A large part of the debate between the parties was about the meaning of the word “payable”. Built argued that the position of Pro-Invest was a mere assertion as to the amounts owing and so was insufficient to found an entitlement to call on the security. As there had been no certification by the Superintendent of any amount owing, there could not be any “presently owing amount” under the contract. Built relied upon decisions which support that stance including Queensland University of Technology v Project Constructions (Aust) Pty Ltd and RCR O’Donnell Griffin Pty Ltd v Forge Group Power Pty Ltd.
Pro-Invest relied upon a decision of the Court of Appeal of Western Australia in CBP Contractors Pty Ltd v JKC Australia LNG Pty Ltd (No 2). In that case a similar clause was considered. It permitted a party to have recourse to security “at any time in order to recover any amounts that are payable … on demand.” The party seeking the injunction contended that the word “payable” meant that the principal “may only make a demand upon the bank guarantees where it is objectively established that the amount demanded is due and payable.” The argument was rejected on the basis that the waiver of the right to seek an injunction preventing recourse to the security makes “no sense and serves no purpose” if the word “payable” requires an uncontested or uncontestable right to be paid. The Court of Appeal concluded that the use of the word “payable” in that context did “not signify only an admitted sum or a sum objectively or authoritatively established …”
I do not accept that the decision in CBP Contractors assists Pro-Invest. As with so many of these clauses, minor changes can make a major difference. In cl 37.6 the reference to “any amount which is payable by the contractor to the Principal” appears to then be comprehended by the reference to “the Principal’s right to payment”. The reference to a “right to payment” allows for an argument that the “amount which is payable” is something which is more than a mere assertion of money owing. It is sufficient to raise a serious question about the proper construction of the relevant agreement.
Balance of convenience
Clause 5.6 creates a “substantial hurdle [for Built] to overcome when dealing with the balance of convenience.” It has been said that the existence of such a clause “provides a very strong argument that [a party] has given up any right to injunctive relief on that ground, in a bargain which the Court should respect.”
In Clough Engineering Ltd v Oil and Natural Gas Corporation Ltd a Full Court of the Federal Court of Australia considered issues of construction and the importance of commercial practice in dealing with these types of clauses. They noted that a “court ought not too readily favour a construction which is inconsistent with an agreed allocation of risk as to who is to be out of pocket pending resolution of the dispute about breach.” The court went on to say:
“ It follows that clear words will be required to support a construction which inhibits a beneficiary from calling on a performance guarantee where a breach is alleged in good faith, that is, non-fraudulently.”
Built submits that it will suffer significant reputational and other damage for which damages will not be an adequate remedy if the call made by Pro-Invest is not restrained. Evidence was led of the financial circumstances of Built and the manner in which it conducts its business through the use of performance bonds which a financier can decline to provide for any reason. Further, enquiries as to the financial status of Built would necessarily disclose the fact that one of its bonds had been “cashed”. The damage that can be caused to a builder’s reputation has been recognised in other decisions. See, for example, Barclay Mowlem Construction Ltd v Simon Engineering (Aust) Pty Ltd.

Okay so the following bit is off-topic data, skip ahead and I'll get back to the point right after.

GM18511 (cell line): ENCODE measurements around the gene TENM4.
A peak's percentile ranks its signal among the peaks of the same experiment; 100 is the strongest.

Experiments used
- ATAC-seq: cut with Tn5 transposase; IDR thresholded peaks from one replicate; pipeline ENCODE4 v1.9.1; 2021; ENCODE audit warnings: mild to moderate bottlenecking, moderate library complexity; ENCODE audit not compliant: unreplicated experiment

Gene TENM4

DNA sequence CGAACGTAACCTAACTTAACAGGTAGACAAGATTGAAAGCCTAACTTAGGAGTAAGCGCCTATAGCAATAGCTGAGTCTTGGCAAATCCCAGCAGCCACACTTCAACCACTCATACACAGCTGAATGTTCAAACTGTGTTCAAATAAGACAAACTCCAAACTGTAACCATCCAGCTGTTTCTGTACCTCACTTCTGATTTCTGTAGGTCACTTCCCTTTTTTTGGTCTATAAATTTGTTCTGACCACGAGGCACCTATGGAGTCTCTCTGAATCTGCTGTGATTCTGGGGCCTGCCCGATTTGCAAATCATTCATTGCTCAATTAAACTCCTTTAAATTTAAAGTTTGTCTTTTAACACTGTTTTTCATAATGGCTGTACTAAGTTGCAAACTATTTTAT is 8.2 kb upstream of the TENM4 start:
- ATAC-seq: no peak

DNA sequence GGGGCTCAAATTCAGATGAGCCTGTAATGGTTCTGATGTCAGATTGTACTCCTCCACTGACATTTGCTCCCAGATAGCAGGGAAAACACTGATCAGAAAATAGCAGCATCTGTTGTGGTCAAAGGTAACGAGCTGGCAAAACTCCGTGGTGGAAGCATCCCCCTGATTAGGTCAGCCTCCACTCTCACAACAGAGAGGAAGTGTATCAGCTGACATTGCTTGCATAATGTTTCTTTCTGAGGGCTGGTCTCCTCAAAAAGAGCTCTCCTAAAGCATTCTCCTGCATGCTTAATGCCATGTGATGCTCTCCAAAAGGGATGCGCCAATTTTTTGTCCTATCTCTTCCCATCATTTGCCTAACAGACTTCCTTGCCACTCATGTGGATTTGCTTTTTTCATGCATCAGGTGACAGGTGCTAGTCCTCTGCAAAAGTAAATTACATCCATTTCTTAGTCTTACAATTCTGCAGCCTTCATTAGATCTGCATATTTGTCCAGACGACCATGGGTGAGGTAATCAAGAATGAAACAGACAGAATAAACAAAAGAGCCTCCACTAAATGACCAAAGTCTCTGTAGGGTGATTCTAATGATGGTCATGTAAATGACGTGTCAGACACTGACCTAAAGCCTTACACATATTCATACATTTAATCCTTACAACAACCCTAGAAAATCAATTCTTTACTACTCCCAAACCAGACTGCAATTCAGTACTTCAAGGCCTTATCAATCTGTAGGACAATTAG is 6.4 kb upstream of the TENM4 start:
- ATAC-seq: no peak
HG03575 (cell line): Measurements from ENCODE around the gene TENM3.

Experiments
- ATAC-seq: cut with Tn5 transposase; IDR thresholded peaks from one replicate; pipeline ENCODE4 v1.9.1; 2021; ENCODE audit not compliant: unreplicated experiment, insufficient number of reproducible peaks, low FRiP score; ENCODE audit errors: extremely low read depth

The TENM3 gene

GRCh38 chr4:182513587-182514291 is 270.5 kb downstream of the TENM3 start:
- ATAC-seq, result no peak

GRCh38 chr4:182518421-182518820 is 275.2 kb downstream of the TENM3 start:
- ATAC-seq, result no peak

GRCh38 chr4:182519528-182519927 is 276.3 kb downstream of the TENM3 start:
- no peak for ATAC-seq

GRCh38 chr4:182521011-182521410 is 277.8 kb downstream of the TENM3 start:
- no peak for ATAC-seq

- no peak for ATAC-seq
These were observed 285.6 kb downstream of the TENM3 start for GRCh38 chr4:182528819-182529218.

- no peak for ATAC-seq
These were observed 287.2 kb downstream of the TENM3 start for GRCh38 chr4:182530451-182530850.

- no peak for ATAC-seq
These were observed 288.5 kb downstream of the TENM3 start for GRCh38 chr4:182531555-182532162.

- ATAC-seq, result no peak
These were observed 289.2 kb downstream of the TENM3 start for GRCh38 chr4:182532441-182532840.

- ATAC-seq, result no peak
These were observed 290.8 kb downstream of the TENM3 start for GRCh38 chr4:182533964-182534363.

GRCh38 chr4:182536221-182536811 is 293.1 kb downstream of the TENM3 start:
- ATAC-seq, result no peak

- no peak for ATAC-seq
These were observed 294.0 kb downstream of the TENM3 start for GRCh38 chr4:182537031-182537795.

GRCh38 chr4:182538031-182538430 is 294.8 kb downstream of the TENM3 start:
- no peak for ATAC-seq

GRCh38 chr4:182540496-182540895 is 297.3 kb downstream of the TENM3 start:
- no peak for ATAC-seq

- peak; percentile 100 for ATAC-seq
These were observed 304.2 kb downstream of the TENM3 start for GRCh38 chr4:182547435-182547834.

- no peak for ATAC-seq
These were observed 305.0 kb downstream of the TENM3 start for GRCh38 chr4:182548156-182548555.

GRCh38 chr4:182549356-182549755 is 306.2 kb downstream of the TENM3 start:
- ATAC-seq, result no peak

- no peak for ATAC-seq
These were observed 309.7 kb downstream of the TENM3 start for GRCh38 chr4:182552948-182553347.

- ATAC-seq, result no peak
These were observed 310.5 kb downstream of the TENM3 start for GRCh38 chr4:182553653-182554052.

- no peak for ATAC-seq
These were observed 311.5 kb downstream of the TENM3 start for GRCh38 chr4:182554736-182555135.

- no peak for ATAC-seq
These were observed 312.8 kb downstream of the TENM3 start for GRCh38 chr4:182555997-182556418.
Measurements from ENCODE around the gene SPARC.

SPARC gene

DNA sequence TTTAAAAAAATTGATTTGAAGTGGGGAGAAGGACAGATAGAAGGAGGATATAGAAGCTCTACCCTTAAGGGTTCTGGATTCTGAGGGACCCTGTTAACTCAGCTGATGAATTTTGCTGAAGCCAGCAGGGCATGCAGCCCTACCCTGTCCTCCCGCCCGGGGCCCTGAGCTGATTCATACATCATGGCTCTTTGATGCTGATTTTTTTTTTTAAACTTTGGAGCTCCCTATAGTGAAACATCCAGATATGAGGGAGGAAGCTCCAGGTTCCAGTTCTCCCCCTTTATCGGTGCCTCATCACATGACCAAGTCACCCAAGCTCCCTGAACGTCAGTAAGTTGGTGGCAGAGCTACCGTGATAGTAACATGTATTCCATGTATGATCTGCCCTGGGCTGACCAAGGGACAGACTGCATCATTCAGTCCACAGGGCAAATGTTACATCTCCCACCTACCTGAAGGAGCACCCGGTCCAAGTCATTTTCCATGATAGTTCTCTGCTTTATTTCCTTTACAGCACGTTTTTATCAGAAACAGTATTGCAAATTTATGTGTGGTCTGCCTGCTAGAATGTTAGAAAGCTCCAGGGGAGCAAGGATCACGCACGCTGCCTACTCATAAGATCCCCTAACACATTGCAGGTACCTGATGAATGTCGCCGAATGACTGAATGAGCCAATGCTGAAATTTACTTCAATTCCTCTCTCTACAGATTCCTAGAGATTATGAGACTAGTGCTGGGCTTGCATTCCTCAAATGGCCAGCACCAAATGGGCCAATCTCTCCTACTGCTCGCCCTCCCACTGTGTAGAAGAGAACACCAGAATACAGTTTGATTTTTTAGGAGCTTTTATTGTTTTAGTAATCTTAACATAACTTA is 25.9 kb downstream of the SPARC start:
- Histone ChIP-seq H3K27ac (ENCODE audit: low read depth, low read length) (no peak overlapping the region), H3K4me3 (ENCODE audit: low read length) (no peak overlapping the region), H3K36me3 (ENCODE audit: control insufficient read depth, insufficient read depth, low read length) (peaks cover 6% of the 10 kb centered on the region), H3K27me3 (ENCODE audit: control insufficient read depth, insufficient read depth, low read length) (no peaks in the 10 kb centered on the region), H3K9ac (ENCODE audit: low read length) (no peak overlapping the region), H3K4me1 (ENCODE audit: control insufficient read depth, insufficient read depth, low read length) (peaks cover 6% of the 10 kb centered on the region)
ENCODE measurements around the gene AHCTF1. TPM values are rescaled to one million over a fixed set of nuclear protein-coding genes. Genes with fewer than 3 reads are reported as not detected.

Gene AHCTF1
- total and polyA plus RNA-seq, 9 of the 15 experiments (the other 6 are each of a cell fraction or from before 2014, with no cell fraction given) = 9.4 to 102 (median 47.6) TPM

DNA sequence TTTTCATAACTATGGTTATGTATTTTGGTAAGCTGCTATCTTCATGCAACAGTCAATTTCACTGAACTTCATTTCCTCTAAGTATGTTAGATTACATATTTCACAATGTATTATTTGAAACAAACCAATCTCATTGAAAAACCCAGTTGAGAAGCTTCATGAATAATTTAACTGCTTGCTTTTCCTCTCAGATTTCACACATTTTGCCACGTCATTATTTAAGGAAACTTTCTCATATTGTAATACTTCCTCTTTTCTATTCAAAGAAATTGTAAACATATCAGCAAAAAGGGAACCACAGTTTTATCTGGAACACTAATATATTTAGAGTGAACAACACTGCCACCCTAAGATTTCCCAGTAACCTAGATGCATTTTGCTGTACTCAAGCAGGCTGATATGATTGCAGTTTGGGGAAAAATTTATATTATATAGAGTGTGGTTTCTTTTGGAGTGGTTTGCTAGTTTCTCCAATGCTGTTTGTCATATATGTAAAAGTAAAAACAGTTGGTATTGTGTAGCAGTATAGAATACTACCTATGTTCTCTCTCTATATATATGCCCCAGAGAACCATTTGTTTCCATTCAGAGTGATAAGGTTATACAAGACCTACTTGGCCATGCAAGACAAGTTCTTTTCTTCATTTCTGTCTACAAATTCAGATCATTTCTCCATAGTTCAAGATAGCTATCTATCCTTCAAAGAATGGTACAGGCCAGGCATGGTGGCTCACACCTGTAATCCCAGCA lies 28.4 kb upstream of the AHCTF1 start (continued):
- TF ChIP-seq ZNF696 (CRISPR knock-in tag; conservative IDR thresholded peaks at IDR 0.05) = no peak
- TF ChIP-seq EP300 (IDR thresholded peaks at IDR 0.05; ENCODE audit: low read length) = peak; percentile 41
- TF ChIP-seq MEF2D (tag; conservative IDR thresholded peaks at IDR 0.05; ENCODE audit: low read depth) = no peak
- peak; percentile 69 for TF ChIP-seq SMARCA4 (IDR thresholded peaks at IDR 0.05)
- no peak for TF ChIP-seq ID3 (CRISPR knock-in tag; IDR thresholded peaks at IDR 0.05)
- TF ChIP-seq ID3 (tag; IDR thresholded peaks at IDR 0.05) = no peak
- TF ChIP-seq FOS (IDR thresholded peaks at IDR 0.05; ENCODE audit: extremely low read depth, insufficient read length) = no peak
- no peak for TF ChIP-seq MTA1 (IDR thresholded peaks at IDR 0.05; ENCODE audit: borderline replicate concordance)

The purpose of the performance bond in this contract falls into that category referred to by Osborn and Ferguson JJA in Sugar Australia Pty Ltd v Lend Lease Services Pty Ltd where they said:
“ If a provision in a building contract requiring a performance bond is intended to operate as a risk allocation device pending the final determination of the dispute between the parties then that intention must be fundamental to a consideration of the justice of an application made to restrain recourse to such a bond pending final determination of the dispute.”
That consideration was endorsed by McMurdo JA in RCR O’Donnell Griffin Pty Ltd where his Honour said that a court hearing an interlocutory injunction must be: “alert to the risk that if the Principal was to be enjoined from having recourse to the security, pending resolution of the dispute as to whether it was entitled to do so, the benefit to the Principal of the security could be substantially diminished.”
This case differs from many of those to which I was referred because the call has already been made. What is sought is an order which would, in effect, prevent Pro-Invest from receiving the money the subject of the bond. There is, of course, a way in which Built might protect itself even though the call has been made and that is by paying the amount the subject of the call to Pro-Invest and then to take such action as it may be advised in the primary proceeding.
I am not satisfied that the balance of convenience favours the making of the order sought by Built, particularly because of the nature of the restraint to which Built subjected itself by the terms of the contract. Built agreed to the allocation of risk which cl 5.6 entails and should not be allowed to contradict that in these circumstances.
The application is dismissed.
 Castlemaine Tooheys Ltd v South Australia (1986) 161 CLR 148 at 153.
  1 Qd R 259.
  QCA 214.
  WASCA 123.
 At .
 Saipem Australia Pty Ltd v GLNG Operations Pty Ltd  QSC 310 at .
 Saipem Australia Pty Ltd v GLNG Operations Pty Ltd  QSC 294 at .
 (2008) 249 ALR 458.
 At .
 (1991) 23 NSWLR 451.
 (2015) 31 BCL 407.
 At .
- Published Case Name:
Built Qld Pty Limited v Pro-Invest Australian Hospitality Opportunity (ST) Pty Limited as Trustee for the Pro-Invest Australian Hospitality Opportunity (BRF Springhill) Trust
- Shortened Case Name:
Built Qld Pty Ltd v Pro-Invest Australian Hospitality Opportunity (ST) Pty Ltd
 QSC 108
09 May 2019
|Event||Citation or File||Date||Notes|
|Primary Judgment|| QSC 108||09 May 2019||Application for an interlocutory injunction to prevent the respondent, the principal under a design and construct contract, from making a call on, or otherwise having recourse to, a performance bond dismissed: Martin J.|
|Primary Judgment|| QSC 179||25 Jul 2019||Costs judgment: Martin J.|